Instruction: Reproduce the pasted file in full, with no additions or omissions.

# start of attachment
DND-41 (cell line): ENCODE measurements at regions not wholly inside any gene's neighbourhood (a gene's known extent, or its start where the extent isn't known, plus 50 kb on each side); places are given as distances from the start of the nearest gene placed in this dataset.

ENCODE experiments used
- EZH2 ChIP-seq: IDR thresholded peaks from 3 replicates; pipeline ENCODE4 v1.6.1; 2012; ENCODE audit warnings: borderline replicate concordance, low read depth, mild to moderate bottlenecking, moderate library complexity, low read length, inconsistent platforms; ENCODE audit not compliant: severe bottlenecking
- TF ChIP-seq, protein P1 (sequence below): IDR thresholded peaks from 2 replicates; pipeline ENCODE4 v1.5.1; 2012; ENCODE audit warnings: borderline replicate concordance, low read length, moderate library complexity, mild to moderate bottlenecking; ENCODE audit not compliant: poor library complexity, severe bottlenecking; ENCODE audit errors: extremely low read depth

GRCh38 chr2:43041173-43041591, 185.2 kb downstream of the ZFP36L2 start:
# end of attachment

DND-41 (cell line): ENCODE measurements at regions not wholly inside any gene's neighbourhood (a gene's known extent, or its start where the extent isn't known, plus 50 kb on each side); places are given as distances from the start of the nearest gene placed in this dataset.

ENCODE experiments used
- EZH2 ChIP-seq: IDR thresholded peaks from 3 replicates; pipeline ENCODE4 v1.6.1; 2012; ENCODE audit warnings: borderline replicate concordance, low read depth, mild to moderate bottlenecking, moderate library complexity, low read length, inconsistent platforms; ENCODE audit not compliant: severe bottlenecking
- TF ChIP-seq, protein P1 (sequence below): IDR thresholded peaks from 2 replicates; pipeline ENCODE4 v1.5.1; 2012; ENCODE audit warnings: borderline replicate concordance, low read length, moderate library complexity, mild to moderate bottlenecking; ENCODE audit not compliant: poor library complexity, severe bottlenecking; ENCODE audit errors: extremely low read depth

GRCh38 chr2:43041173-43041591, 185.2 kb downstream of the ZFP36L2 start: